Where Have All the Cord-Cutters Gone? Not to Live TV Streaming Services

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vMVPDs are facing “same problems” as traditional TV, according to nScreenMedia CEO Colin Dixon

Americans are cutting the cord more than ever before, but live TV streaming services are failing to attract  customers bailing on cable and satellite.  In fact, some Virtual Multichannel Video Programming Distributors (vMVPDs) are losing ground. AT&T Now — the recently-rebranded DirecTV Now — has shed nearly 500,000 subscribers in the last year, falling to about 1.3 million customers overall, according to data from Leichtman Research Group. Others, like Sling TV, have barely grown — moving from 2.3 million to almost 2.5 million customers in the last year.  This comes at the same time the cable and satellite industry is grappling with a record 1.5 million customers cutting the cord during the second quarter. Altogether, nearly 5 million customers have ditched their traditional TV service in the last year.  “Well, the final numbers [for Q2] are in, and they are indeed ‘freaking ugly,’” MoffettNathanson analysts Craig Moffett and Michael Nathanson wrote in a note to clients earlier this month. “Not just for traditional distributors, where the rate of subscriber decline accelerated to 5.4%… but, perhaps more importantly, ‘freaking ugly’ for the programmers, as well, where the conversion rate of traditional losses to vMVPD gains hit a wall, leaving overall live distribution down by 2.8% year-over-year.”  In other words, services like AT&T Now and Dish’s Sling TV aren’t picking up nearly enough subscribers to offset the loss of their traditional counter points.  Some vMVPDs, such as Hulu Live and YouTube TV, have gained traction. Both services gained 300,000 subscribers during Q2, with Hulu hitting 2.4 million subscribers, while YouTube TV had 1.5 million.  Still, “neither appears to have grown fast enough to offset the sharp deceleration experienced by everyone else,” Nathanason and Moffett said in their note.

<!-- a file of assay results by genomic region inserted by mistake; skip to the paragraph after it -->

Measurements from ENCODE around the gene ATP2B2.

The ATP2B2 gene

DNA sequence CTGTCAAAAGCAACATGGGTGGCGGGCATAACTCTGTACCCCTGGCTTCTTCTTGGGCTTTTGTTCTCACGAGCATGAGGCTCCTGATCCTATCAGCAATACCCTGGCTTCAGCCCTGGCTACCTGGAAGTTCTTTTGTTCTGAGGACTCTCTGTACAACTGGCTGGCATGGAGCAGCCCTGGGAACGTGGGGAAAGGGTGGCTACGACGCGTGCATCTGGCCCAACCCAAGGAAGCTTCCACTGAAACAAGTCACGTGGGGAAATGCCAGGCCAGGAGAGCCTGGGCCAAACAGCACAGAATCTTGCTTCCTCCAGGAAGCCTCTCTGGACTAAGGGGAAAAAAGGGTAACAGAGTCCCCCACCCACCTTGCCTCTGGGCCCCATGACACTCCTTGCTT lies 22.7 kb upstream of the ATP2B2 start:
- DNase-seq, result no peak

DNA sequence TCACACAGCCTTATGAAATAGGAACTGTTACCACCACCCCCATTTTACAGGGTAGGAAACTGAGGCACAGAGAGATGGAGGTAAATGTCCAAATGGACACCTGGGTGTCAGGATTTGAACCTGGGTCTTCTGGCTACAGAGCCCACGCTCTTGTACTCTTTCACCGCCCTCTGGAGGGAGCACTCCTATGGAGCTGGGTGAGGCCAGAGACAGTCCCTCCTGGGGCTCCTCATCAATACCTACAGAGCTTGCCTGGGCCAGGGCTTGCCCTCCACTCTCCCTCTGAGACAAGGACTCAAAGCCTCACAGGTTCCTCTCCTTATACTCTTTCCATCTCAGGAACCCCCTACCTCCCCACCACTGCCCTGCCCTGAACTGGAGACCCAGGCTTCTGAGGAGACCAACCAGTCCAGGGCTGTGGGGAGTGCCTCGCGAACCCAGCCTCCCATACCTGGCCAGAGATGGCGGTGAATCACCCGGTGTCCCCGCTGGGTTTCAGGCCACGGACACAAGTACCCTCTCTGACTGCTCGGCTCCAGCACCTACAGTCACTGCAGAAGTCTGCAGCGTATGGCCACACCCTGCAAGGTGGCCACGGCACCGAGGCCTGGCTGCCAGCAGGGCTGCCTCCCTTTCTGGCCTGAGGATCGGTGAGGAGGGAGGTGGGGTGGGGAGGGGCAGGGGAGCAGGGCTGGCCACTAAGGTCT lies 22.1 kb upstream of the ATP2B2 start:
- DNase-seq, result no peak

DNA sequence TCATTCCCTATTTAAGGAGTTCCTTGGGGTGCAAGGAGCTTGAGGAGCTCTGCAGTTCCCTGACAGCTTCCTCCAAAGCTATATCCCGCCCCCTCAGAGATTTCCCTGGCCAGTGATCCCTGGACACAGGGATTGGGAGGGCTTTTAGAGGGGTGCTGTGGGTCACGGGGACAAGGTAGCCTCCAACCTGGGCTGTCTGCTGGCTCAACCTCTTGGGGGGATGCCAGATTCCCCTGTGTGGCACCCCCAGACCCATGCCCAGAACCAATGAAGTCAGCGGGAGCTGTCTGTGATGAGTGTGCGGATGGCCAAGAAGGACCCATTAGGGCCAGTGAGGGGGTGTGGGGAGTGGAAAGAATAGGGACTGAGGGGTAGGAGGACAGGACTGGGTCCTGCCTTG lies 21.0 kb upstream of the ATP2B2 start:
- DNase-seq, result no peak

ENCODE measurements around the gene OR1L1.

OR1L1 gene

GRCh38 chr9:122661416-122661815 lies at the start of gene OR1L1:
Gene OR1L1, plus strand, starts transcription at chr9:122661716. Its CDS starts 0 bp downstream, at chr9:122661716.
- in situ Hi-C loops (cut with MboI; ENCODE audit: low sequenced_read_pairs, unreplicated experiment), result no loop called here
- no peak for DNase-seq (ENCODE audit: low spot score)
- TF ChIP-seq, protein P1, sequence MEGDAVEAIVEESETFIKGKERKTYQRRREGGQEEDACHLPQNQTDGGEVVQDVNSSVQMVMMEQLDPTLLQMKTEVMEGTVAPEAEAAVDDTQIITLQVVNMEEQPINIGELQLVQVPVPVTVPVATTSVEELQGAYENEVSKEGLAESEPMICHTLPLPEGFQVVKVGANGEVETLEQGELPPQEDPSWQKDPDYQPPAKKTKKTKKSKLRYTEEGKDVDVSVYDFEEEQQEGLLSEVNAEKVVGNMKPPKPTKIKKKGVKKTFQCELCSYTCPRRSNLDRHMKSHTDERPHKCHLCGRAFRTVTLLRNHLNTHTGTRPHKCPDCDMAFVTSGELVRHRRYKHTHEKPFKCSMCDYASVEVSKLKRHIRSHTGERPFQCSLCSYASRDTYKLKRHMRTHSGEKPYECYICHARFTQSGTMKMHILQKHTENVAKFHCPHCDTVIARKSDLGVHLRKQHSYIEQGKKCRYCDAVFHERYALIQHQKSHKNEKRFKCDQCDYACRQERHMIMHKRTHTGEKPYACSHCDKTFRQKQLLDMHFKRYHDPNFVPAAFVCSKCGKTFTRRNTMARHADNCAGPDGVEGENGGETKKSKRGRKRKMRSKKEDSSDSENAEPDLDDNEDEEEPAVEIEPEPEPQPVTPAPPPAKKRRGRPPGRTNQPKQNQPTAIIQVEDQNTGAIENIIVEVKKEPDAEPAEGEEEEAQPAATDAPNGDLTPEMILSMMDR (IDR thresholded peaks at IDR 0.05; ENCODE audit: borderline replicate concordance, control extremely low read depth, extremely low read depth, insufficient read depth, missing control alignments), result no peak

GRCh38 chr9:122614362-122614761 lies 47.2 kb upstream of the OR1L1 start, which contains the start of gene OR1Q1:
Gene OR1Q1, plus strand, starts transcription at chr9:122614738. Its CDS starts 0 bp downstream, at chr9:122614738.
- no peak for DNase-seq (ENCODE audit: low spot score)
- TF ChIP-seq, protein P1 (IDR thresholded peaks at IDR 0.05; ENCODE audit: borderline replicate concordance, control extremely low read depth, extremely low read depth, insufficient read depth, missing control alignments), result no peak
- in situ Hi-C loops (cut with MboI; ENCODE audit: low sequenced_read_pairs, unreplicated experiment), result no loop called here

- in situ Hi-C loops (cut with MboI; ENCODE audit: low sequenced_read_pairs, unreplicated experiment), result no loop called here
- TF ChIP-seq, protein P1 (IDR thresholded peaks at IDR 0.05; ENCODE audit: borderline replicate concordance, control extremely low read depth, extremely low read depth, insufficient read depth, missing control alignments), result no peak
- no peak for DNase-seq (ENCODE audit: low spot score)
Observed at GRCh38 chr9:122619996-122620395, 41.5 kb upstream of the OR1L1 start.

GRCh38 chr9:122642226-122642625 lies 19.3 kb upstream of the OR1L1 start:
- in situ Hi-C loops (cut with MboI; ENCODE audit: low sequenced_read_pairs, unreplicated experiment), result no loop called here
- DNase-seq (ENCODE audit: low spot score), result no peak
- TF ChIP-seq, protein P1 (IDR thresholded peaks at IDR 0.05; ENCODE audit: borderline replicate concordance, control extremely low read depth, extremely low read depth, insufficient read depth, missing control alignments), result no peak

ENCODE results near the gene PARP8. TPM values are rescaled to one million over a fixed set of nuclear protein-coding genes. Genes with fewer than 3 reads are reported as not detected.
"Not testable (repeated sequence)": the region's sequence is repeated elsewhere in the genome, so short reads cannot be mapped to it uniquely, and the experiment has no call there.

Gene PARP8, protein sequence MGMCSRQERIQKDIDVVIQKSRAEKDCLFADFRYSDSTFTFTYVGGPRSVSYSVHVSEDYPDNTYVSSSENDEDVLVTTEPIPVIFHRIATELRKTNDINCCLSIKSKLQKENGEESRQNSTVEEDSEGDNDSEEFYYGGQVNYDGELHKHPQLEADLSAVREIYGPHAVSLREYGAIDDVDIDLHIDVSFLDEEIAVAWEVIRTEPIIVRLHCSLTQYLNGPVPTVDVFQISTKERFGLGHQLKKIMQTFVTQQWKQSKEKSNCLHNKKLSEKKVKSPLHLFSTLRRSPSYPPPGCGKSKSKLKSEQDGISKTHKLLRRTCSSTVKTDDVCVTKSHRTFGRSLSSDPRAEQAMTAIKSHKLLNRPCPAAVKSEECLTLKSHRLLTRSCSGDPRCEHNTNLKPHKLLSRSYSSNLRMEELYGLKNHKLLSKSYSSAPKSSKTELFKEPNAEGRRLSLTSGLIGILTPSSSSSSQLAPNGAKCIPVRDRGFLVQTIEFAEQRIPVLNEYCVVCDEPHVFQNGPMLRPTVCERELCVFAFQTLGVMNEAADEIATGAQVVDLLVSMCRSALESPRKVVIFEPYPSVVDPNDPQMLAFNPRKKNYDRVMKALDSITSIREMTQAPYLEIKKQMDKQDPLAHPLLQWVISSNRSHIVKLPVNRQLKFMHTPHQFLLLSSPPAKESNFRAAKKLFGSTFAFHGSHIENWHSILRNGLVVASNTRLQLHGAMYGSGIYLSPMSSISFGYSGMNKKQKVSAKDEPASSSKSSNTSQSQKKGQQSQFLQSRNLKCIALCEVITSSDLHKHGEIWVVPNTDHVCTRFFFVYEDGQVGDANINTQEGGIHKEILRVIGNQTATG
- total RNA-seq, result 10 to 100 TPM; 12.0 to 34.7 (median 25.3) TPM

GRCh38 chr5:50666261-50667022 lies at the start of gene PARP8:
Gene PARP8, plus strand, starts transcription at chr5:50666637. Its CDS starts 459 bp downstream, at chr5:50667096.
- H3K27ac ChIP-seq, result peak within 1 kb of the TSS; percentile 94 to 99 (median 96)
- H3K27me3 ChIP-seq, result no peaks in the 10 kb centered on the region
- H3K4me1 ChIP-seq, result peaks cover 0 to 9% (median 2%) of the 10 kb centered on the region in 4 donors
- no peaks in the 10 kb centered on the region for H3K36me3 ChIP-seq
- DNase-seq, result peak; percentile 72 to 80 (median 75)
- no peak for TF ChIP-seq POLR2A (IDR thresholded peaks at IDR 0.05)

A look at Hulu and YouTube’s live TV customer growth, via MoffettNathanson
What gives?  Nathanson, during a recent conversation with TheWrap, pointed to several reasons vMVPDs have lost their luster.  One of the larger factors being price increases. AT&T Now went from $50 to $70 earlier this year, YouTube TV is now $50 a month after initially costing $35 a month, and Sling TV bumped up the price of its base package by $5 in March. Hulu also increased its live TV deal from $40 to $45 per month in January.  “[AT&T Now] is cycling through customers who were added via low cost teaser rates that are now cycling off as the product has become more expensive,” said Nathanson, who noted that seasonal churn due to less sports programming could also account for some of the losses.  Price increases for many streaming TV services are unavoidable, said nScreenMedia’s chief analyst Colin Dixon, explaining that vMVPDs face the same price hikes as traditional pay TV. “Virtual MVPDs are subject to the same problems that traditional pay television is, which is that the broadcasters are demanding and getting higher than inflation increases in license fees,” he said. “In fact, they are more subject to it because there’s virtually no profit in a virtual MVPD, there’s nowhere to hide. When a provider increases the price to them, they have no choice but to raise the price or they make a loss.” Dixon also says the slow growth of vMVPD platforms can be attributed to them being transitional services, mainly being used by recent cord cutters that haven’t fully transitioned to using SVOD or AVOD services. “People who are changing to virtual MVPD are those people that are already not using their pay TV subscription or not nearly as much as they used to,” Dixon said. “And so when they switch, they’re getting their vMVPD services because there’s a couple of things they still want that they can’t get outside of a pay TV.” Dixon believes the value of these services will continue to drop for consumers, as SVOD offerings become more appealing. “We are now seeing broadcasters even putting top quality content exclusively online,” he said. “‘Star Trek: Discovery’ on CBS All Access is an example of that and Disney has already said that they’re going to be putting a Star Wars show inside of its service, which won’t be available on their broadcast channels.”  Over time, this will erode the need for the traditional and virtual MVPD ecosystem, says Dixon.